U.S. Secretary of Agriculture Sonny Perdue has announced a final rule updating and modernizing the U.S. Department of Agriculture’s (USDA) biotechnology regulations under the Plant Protection Act. According to the USDA, the Sustainable, Ecological, Consistent, Uniform, Responsible, Efficient (SECURE) rule removes duplicative and antiquated processes to facilitate the development and availability of these technologies through a “transparent, consistent, science-based, and risk-proportionate regulatory system.”

The USDA’s previous regulations focused on whether a plant pest was used in the development of a plant using genetic engineering and required a lengthy deregulation process for those plants that did not pose increased pest risk. After 30 years of experience, USDA’s Animal Plant Health Inspection Service (APHIS) regulatory scientists know that simply using a plant pest in the development of a plant does not necessarily cause the plant to pose a risk to plant health. Thus, the final rule puts in place a more efficient process to identify plants that would be subject to regulation, focusing on the properties of the plant rather than on its method of production.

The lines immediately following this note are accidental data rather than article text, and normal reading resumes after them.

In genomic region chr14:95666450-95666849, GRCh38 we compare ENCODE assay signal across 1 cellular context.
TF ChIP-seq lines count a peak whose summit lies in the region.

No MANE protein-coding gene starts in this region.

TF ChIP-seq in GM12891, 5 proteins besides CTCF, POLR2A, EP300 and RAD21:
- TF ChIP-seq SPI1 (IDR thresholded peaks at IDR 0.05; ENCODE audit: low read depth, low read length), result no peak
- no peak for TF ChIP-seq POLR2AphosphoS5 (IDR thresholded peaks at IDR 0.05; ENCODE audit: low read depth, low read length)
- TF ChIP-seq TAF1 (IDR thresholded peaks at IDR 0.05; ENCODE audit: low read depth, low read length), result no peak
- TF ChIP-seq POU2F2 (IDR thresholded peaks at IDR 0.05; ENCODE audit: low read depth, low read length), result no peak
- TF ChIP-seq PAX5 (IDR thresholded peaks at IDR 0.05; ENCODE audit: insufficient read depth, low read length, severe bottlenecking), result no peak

APHIS will evaluate plants developed using genetic engineering for plant pest risk under a new process called a regulatory status review, regulating only those that plausibly pose an increased plant pest risk. This updated process aligns with President Trump’s executive order for modernizing biotechnology and the coordinated framework for biotechnology and will ensure the regulations keep pace with the latest science and technological advances, reduce regulatory burdens for developers of plants developed using genetic engineering that are unlikely to pose plant pest risks, and ensure that agency resources are better focused on the prevention of plant pest risk.

“USDA’s SECURE rule will streamline and modernize our regulatory system, facilitate science-based innovations, and provide our farmers with the tools they need to produce the world’s safest, most abundant, and most affordable food supply,” said Perdue.

“Alongside the USDA as they work to implement the SECURE rule, the FDA [U.S. Food and Drug Administration] is committed to encouraging innovation in agricultural biotechnology while utilizing scientific risk-based approaches in our regulatory approach,” said Stephen Hahn, FDA commissioner.

In This Article

  1. Biotechnology
  2. Food Policy

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